Budding or current exercise scientists can help people understand how best to improve their fitness and strength. With a postgraduate qualification, you can join or improve this field and learn the nuances of applied biomechanics, strength and conditioning, resistance training, monitoring performance and more. In this article, we’ll cover the postgraduate study options available in this field and their entry requirements.
These are six month to one year full time programs or one and two years part time respectively. They allow undergraduates from relevant disciplines to deepen their knowledge in a particular aspect of the field. For instance, the Graduate Certificate of Exercise Science (Strength and Conditioning) from Edith Cowan University provides knowledge in the eponymous specialisation, featuring units in how to measure strength and conditioning using a computer paired with units in relevant physiology. This makes them a fairly efficient way of branching into specialised fields.
Entry is granted to those from cognate disciplines, particularly the same discipline. However, in ECU’s case this can mean a number of things. Eligible disciplines include, but are not limited to:
Of course, this can vary somewhat between programs. A program in exercise and cancer, like the one available from ACU, would have little need for experience in strength and conditioning, although it theoretically could. It’s therefore up to the applicant to check the specifics if their course of interest is similarly specific. Whatever the case, it’s possible to make an appeal to your institution’s course coordinator if you’re not sure of your undergraduate discipline’s relevance. You’re free to make your case as to why it’s relevant, which we recommend you do if exercise science is something you’re invested in.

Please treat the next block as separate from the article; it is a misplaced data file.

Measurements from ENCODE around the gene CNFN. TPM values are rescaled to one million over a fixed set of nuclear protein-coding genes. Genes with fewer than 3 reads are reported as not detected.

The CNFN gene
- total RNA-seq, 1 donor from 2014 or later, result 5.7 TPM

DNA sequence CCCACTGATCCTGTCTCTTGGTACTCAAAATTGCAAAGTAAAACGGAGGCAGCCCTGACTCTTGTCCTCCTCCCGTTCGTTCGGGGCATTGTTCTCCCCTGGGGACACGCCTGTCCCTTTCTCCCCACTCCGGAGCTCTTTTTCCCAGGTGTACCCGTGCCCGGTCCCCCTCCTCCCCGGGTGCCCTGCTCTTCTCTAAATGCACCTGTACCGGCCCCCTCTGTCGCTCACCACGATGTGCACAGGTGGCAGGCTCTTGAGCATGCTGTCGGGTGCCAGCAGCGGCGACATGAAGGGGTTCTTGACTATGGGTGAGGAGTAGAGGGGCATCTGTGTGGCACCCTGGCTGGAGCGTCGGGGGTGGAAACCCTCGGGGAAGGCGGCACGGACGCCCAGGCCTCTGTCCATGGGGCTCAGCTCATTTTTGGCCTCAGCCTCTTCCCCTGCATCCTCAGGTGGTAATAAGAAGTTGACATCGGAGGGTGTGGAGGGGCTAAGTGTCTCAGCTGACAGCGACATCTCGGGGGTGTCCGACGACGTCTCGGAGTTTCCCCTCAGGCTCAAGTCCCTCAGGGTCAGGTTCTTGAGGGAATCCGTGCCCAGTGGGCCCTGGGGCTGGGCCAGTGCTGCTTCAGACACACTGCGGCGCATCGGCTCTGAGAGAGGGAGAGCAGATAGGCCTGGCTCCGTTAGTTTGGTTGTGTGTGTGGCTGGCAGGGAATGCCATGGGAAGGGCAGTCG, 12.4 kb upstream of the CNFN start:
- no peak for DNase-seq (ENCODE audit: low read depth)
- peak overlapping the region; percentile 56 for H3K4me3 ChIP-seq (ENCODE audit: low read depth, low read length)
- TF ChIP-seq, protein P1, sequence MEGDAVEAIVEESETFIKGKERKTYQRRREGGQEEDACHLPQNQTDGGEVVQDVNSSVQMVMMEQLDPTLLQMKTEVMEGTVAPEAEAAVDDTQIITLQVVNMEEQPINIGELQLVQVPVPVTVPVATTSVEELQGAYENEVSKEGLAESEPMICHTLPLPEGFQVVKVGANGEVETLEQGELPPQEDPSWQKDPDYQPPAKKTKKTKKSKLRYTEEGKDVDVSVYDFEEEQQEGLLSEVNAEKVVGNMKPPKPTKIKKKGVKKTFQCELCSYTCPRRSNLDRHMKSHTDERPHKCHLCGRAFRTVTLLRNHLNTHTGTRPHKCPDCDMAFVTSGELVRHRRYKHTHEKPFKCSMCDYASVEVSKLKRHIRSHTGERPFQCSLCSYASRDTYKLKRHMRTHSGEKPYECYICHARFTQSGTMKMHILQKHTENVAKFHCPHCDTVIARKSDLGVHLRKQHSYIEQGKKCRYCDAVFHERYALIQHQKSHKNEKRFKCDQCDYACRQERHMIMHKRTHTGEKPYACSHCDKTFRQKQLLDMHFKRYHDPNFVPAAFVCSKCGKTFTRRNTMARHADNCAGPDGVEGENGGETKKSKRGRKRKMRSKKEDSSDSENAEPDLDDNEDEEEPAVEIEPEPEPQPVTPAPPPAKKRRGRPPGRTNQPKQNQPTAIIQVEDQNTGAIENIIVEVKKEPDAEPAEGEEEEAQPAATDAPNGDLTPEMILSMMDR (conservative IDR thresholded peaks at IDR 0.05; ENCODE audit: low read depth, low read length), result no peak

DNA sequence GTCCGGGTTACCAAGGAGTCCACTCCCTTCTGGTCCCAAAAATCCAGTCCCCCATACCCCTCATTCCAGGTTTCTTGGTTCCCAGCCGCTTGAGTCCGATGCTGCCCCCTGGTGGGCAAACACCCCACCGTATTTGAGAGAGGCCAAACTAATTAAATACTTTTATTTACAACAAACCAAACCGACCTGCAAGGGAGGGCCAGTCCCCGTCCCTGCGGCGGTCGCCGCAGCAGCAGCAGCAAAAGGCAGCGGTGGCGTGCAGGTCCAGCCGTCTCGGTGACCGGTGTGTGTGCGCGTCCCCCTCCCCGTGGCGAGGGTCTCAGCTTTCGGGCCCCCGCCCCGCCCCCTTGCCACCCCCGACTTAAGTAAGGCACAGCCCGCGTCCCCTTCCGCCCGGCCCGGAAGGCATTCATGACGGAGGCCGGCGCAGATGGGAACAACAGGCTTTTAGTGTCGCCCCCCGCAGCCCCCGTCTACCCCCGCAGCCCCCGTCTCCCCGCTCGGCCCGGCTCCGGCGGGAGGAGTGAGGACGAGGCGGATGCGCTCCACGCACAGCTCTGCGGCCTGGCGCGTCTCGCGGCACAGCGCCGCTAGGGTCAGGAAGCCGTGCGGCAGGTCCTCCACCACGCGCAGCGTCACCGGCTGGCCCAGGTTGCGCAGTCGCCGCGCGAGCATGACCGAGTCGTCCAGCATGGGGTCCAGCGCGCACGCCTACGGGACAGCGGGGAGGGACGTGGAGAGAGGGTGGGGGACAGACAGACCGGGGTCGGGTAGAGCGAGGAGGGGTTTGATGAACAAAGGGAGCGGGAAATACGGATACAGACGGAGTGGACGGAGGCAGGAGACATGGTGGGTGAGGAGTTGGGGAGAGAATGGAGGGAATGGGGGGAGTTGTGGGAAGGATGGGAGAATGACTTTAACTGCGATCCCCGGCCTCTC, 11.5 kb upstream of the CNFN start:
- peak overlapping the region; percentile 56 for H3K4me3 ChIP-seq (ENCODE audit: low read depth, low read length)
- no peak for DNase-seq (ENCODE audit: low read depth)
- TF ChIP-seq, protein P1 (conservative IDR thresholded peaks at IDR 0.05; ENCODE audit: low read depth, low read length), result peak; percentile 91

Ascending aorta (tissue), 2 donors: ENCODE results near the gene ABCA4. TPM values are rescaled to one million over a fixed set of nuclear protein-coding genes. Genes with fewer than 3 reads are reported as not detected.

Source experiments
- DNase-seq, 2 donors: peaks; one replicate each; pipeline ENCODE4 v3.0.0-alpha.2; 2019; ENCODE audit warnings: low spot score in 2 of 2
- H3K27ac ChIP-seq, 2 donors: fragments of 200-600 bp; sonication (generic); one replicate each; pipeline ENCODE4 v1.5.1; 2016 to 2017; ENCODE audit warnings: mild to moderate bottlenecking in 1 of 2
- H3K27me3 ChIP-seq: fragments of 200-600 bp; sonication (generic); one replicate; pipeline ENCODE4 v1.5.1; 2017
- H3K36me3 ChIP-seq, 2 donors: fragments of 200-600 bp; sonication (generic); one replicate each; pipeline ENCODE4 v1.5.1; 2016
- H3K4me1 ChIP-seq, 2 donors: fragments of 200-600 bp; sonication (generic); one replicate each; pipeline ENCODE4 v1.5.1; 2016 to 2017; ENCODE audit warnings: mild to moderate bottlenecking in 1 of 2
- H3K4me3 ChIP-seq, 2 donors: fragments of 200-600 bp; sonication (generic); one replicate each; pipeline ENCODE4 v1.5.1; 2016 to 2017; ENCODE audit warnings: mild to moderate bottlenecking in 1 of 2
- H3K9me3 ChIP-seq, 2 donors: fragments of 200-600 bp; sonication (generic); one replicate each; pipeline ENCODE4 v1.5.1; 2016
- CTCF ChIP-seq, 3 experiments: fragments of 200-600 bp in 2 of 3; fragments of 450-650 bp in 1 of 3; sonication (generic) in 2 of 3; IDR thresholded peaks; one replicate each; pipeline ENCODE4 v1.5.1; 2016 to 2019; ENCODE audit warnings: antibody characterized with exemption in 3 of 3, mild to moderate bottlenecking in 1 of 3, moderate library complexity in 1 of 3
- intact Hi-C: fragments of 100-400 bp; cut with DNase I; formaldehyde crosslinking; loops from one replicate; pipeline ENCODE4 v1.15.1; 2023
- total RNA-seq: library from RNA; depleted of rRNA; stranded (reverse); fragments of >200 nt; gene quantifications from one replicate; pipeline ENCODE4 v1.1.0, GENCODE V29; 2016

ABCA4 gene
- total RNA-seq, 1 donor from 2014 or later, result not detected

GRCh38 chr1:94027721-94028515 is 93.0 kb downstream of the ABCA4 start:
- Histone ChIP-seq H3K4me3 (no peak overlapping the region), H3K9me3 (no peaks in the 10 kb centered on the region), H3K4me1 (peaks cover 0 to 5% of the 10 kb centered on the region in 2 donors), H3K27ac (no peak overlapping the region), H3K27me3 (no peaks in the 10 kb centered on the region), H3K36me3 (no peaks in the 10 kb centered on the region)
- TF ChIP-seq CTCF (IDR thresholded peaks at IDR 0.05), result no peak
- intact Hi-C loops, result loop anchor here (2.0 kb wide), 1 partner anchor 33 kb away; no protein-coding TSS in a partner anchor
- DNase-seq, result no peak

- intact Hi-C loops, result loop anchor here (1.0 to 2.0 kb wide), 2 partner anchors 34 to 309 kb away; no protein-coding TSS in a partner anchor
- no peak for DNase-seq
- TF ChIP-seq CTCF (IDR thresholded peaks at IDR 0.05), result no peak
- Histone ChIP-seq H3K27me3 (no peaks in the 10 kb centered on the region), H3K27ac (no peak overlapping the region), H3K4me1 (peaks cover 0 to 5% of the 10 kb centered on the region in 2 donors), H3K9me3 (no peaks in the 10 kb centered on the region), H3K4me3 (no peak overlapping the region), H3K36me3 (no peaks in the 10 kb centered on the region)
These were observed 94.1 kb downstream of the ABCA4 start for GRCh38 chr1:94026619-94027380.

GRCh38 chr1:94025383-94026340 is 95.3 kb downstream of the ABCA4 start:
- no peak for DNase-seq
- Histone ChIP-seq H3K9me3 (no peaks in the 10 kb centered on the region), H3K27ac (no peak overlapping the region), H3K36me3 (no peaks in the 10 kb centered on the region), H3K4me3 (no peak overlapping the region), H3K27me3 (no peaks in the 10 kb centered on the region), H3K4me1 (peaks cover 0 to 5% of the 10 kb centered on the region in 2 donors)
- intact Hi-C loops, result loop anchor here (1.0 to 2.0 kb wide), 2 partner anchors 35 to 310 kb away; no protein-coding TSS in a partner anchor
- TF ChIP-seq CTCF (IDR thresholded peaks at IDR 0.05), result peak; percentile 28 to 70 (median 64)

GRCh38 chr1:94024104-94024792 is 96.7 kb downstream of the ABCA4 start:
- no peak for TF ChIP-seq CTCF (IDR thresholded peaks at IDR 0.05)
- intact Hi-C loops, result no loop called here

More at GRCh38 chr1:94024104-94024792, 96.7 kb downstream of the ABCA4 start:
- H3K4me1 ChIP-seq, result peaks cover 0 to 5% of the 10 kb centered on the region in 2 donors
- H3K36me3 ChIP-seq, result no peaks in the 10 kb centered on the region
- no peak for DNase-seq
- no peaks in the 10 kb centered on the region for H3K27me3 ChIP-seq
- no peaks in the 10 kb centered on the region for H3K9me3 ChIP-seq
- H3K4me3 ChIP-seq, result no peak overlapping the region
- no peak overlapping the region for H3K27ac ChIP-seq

These are generally two year programs full time, or roughly four years part. They generally prepare students to work in a clinical context, helping them become exercise physiologists. The Master of Clinical Exercise Physiology from Deakin University is an example of this. This provides units in a great variety of useful topics like exercise physiology for neurological and muscular disease, exercise physiology for metabolic disease, mental health and more. The important distinction between these courses and graduate certificates and diplomas is in more than just length. These provide a great deal of practical experiences, wherein students can employ their knowledge in a real-world context to a large extent. Unlike many other disciplines, which mix a research paper in with the coursework even within coursework programs, these can instead give students ample opportunity to gain real-world skills.
Entry is granted to those who hold bachelor’s degrees from cognate disciplines that are approved by Exercise and Sports Science Australia. Being eligible for registration with them is often a prerequisite for entry, but therein lies the important distinction. You don’t need to actually by registered until you’ve completed your master’s program and want to practice. So, if you see this requirement under the admissions process for a program of interest, fear not! It’s likely you’re already eligible for registration, provided you got your bachelor’s degree in health science from a university as opposed to your uncle’s garden shed!
Hopefully this brief article has given you some further insight into what your study options are at the postgraduate level. Basically, if you’ve got a bachelor’s degree in health science, you should be fine to enter these programs. However, if you don’t it’s still possible to make a case for a lot of cognate disciplines. After all, there’s a lot of cross-pollination between other sciences or health disciplines and exercise science. No matter where you go with your qualifications, we wish you well!